Following on from the previous post, let me give an example of how the rubber might hit the road according to the two different doctrines of God, ie classical theism and theistic personalism. My example lies in the significant, and contentious, area of providence with reference to human free-will.
Under classical theism, God is pure being. Nothing can exist apart from him, and he creates ex nihilo, his creation therefore being separate and ontologically quite distinct from him. Furthermore, since nothing can exist apart from him even for a moment, he is the First Cause of everything, including every event. Therefore Thomas Aquinas (for example – but remember he summarises the whole tradition from Augustine and is followed by all the early Reformers) spells out quite clearly that the whole of creation, from start to finish, is one single good act of God’s eternal will.
That will includes the creation of rational beings with their own genuinely free, and morally accountable, will, yet determines how those free wills will act in the big scheme of his final purpose. So Jesus (as God) can say that Judas’ betrayal is inevitable, yet that Judas is punishable for it. And likewise, God himself is not the author of evil, though his will oversees all evil acts. God can say that men choose freely to believe, and yet that he predestines them to be conformed to Christ. And all this is because our wills can only possibly exist within God’s will.
Now, such things are difficult to get our heads round, yet they are philosophically consistent only because God’s mode of being is different to ours. He is eternal, simple, omniscient, omnipotent and immutable, and his divine will is only analogous to our human will. It’s not that he has more free will than us (as I once heard an Arminian Baptist preacher say), but that his ways are not our ways, and are infinitely higher than ours: we can understand them only by analogy, in a limited way – and that only if we’re prepared to dig deep, and not trifle. But that’s fine, because God adapts his word to our understanding, and covers the rest in mystery. Deuteronomy 29.29 relates.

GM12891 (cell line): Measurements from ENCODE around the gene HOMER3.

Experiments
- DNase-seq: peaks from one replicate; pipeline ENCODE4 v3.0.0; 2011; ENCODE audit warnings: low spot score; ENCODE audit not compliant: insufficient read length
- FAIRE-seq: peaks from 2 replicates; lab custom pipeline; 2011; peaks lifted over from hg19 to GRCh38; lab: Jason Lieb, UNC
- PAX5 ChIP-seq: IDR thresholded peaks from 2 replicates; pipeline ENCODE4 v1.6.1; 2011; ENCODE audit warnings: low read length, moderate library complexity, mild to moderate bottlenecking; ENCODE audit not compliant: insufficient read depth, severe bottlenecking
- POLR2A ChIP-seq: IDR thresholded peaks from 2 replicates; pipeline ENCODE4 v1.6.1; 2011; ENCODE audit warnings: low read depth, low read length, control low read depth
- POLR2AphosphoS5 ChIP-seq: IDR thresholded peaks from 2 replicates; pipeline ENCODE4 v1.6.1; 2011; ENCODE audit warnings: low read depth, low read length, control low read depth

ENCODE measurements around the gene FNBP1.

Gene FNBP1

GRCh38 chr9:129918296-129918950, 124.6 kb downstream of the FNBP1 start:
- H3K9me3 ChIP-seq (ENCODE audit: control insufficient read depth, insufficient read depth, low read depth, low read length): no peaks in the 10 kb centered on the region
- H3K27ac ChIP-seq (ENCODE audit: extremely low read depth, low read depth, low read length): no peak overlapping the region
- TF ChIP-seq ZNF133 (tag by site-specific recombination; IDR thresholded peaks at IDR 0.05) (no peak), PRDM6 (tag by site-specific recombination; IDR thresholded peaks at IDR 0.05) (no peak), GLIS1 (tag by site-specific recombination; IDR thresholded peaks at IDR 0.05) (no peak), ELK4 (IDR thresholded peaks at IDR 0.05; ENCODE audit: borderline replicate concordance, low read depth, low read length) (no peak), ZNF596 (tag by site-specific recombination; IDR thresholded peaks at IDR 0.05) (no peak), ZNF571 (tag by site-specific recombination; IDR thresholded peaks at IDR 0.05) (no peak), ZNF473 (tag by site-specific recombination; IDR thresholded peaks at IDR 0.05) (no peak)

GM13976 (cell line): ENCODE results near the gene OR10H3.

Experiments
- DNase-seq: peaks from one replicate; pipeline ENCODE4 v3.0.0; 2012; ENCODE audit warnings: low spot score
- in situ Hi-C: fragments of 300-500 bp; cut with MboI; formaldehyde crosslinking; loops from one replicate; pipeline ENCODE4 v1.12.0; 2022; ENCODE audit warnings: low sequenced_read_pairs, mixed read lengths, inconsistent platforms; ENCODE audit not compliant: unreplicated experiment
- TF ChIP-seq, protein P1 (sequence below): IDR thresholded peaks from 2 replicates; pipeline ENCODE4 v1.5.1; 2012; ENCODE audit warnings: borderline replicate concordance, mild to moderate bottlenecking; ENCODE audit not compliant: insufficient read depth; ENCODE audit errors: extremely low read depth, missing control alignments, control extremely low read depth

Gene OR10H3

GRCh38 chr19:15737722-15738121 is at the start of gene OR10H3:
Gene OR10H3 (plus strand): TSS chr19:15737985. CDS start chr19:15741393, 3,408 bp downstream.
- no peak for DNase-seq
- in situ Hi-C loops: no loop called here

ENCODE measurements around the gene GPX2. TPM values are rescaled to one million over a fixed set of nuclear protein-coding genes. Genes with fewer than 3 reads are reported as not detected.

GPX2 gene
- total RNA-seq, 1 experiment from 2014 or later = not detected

But theistic personalism will have none of that. God’s will is like our will, only bigger (unless he deliberately reigns back his will in a “kenotic” way, which is sheer impossibility under classical theism). Our wills are absolutely free, and his will is too, but it is within the same landscape of wills competing for space. So his will can only affect our freedom in the ways that another human might.
He might entice us by love (which indeed he does). He might persuade us by arguments or signs (which indeed he does). He might threaten us with punishment (which he does too). But if those “fail” to bring us into line, there is a pure clash of wills: God, the big guy, could reach in and mess with our minds, but that would be coercion and most ungentlemanly. In fact, he’d be worse than the worst Communist brainwasher. Who is God to tread on my autonomy? A loving God, being just like any other loving person, will keep his nose out of my business, and probably weep himself to sleep at night over my incomprehensible ingratitude. You’ve just got to pity him, in such an intractable fix.
And so whilst God might, with only a little tinkering with Jesus’s words, foresee that Judas will betray him, there’s no way it must happen, and certainly no way that God wills it to happen. Of course, in the more logical extensions of neotheism, like Open Theism, even God’s foresight is limited to a more refined version of what human reason could predict, and he himself is just another player in the landscape of space-time. The future is unknowable, even to an omniscient God, because it does not exist yet. So Jesus’ words must be interpreted as meaning either that that Old Testament guy had a lucky guess when prophesying, or that somebody was, given human nature, bound to betray him eventually, and Judas happened to be in the wrong place at the right time. Which is grammatically possible, I suppose, if you’re committed to the TP framework.
Now I’m willing to bet that most Christians nowadays will gravitate to the second position, because the first makes God so distant and other, and the the second brings him down to a more user-friendly level. And we do like God to be at our level because, as they began to rediscover from the pagans in the Renaissance, “Man is the measure of all things.”
We all know what the Bible says, don’t we (because I read it off a 1971 Jethro Tull album cover)? “In the beginning Man created god: and in the image of Man created he him.”